“Why is change so hard?!” This plaintive statement I’ve heard from clients (and muttered myself once or twice with added emphasis). Change is difficult because of two very important “laws” of nature. One from the world of physics and another from neuroscience.
If you don’t remember Newton’s first law of motion, it’s okay. To paraphrase Newton, an object endeavors to maintain it’s present state, whether it is at rest or moving in a straight line. The law of inertia is defined as a resistance to change. To shift from a state of inertia, an object must be impacted by some sort of catalyst.
Inertia is part of what holds the Universe (as we know it) together. The heat and kinetic energy of moving objects counterbalance the force of inertia in maintaining equilibrium in our world.
As important as inertia is to the world of physics, we tend to forget this law when we consider our own behavior, and we punish ourselves for it.
Johannes Kepler, the astronomer, first used inertia to describe what he observed in space. It is derived from the Latin iners, meaning idle or sluggish. Later definitions of inertia include inactivity, idleness, unskillfulness, and ignorance. The adjective inert means “without inherent force, having no power to respond.” Is it any wonder we berate ourselves when we can’t seem to meet our exercise or diet goals?
What about neuroscience? Given the brain’s responsibilities, it is designed to preserve energy. While monitoring our vital bodily functions, giving commands to the nerves and muscles to allow us to navigate through space, it also has the capacity allow our obsessions about that “irrelevant” comment we made in a staff meeting or the “stupid” question we just asked.
To manage all that it does, the brain looks for patterns, makes assumptions, and basically, prefers to do what it has already learned. That saves energy for higher order challenges, like problem solving and creativity.
Do you develop routines in the morning to minimize thinking and maximize action? Humans fall into habits, shopping in the same stores, driving the same way to work, eating the same type of foods, because once we learn something, it is easier to do what we’ve already done.
In other words, our patterns, habits, and repetitive actions and thoughts create strong neural networks that the brain establishes and would prefer to use again and again to reduce energy output. It’s like the difference between driving on a superhighway with no traffic versus navigating an unpaved road with lots of potholes.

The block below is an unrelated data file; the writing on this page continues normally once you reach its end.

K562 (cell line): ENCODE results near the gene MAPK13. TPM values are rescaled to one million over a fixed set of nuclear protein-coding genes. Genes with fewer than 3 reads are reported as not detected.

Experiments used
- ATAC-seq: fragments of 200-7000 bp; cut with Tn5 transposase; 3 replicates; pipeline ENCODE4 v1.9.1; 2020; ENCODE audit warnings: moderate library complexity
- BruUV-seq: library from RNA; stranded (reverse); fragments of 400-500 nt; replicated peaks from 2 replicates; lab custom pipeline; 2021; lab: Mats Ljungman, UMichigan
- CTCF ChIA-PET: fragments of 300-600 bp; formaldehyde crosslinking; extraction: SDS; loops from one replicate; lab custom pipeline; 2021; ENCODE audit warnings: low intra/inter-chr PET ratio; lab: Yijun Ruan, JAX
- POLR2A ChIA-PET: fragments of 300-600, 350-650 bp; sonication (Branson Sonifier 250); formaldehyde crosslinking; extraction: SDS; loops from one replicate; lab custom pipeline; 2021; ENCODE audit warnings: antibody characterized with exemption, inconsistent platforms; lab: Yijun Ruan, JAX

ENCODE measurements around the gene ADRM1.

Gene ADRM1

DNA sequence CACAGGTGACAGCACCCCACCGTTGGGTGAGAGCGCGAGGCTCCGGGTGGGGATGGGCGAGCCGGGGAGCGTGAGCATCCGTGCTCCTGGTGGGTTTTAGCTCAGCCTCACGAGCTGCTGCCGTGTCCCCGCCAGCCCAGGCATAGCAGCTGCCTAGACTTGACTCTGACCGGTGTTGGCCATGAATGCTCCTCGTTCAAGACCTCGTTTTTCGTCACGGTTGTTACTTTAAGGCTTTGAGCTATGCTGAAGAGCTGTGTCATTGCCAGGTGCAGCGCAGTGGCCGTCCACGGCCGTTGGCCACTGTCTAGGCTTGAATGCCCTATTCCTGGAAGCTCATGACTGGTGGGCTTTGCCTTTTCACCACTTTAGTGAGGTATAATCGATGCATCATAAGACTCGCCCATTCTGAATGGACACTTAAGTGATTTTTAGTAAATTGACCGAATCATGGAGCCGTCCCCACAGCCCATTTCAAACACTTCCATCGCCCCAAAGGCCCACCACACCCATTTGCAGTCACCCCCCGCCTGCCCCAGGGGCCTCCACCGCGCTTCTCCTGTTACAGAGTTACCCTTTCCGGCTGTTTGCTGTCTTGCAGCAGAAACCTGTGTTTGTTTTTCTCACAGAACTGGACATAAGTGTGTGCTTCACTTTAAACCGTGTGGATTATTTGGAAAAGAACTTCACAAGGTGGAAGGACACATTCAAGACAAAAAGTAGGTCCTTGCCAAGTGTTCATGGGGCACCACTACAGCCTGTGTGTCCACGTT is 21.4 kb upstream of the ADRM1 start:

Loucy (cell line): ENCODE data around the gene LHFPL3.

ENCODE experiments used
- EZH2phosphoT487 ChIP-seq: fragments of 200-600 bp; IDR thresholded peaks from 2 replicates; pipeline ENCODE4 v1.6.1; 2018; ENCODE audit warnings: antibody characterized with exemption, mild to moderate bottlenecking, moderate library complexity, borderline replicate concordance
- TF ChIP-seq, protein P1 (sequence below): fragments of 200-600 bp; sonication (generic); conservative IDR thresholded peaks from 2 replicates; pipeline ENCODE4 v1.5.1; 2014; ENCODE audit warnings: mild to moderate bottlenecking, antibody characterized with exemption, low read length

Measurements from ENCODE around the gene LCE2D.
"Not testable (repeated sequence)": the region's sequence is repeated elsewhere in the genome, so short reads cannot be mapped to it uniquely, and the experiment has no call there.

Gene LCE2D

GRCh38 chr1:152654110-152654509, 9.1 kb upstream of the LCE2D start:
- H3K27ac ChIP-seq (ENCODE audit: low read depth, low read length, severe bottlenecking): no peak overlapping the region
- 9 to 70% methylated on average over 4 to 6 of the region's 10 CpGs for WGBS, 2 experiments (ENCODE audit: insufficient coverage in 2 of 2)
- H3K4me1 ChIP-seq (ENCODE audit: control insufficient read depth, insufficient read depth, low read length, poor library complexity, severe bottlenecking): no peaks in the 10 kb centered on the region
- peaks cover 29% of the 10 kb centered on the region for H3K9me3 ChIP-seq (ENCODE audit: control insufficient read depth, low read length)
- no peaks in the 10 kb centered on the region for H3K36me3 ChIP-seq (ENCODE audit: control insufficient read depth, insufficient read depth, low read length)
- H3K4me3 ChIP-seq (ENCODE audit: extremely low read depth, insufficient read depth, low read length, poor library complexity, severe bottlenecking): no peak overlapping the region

Is it any wonder effecting change is difficult? So what is a poor human bound by inertia and plagued by the energy efficiency of the brain supposed to do when they want to create change?
First, quit beating yourself up and recognize that the law of physics and the wiring of your brain are working against you. Then use that knowledge to help you create change. To overcome inertia takes an action. The action doesn’t need to be as dramatic as a colliding meteor. Start small.
To overcome writer’s block, Hemingway focused on writing “one true sentence.” He didn’t try to write 1000 or 2000 words if he was experiencing an absence of his muse. He focused on one small.
If you wish to override the brain’s desire for and habit of doing what it has always done, again start small. Take one action that will begin to move you toward your goal. Then acknowledge the action, recognize what you have done, assign a positive emotion to it, give yourself a gold star, and a pat on the back.
When you focus on the action, acknowledge it, and align it with a positive emotion, you are counteracting the negativity bias of the brain.
It’s easier to overcome inertia and the brain’s natural tendencies, if you know what you are up against and use it to your advantage. And it is much more pleasant than berating yourself for what you haven’t been able to accomplish.
What new behavior do you want to develop? Break it down into small actions, acknowledge your successes, and align each action with a positive emotion. Remember, you are creating a new neural pathway effectively “rewriting your brain” and operating as a catalyst against your own inertia.